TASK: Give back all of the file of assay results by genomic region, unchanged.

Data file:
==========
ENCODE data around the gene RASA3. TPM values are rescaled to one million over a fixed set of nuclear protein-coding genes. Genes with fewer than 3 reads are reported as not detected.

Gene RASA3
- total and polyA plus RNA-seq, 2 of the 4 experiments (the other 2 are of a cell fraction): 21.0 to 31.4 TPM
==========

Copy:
ENCODE data around the gene RASA3. TPM values are rescaled to one million over a fixed set of nuclear protein-coding genes. Genes with fewer than 3 reads are reported as not detected.

Gene RASA3
- total and polyA plus RNA-seq, 2 of the 4 experiments (the other 2 are of a cell fraction): 21.0 to 31.4 TPM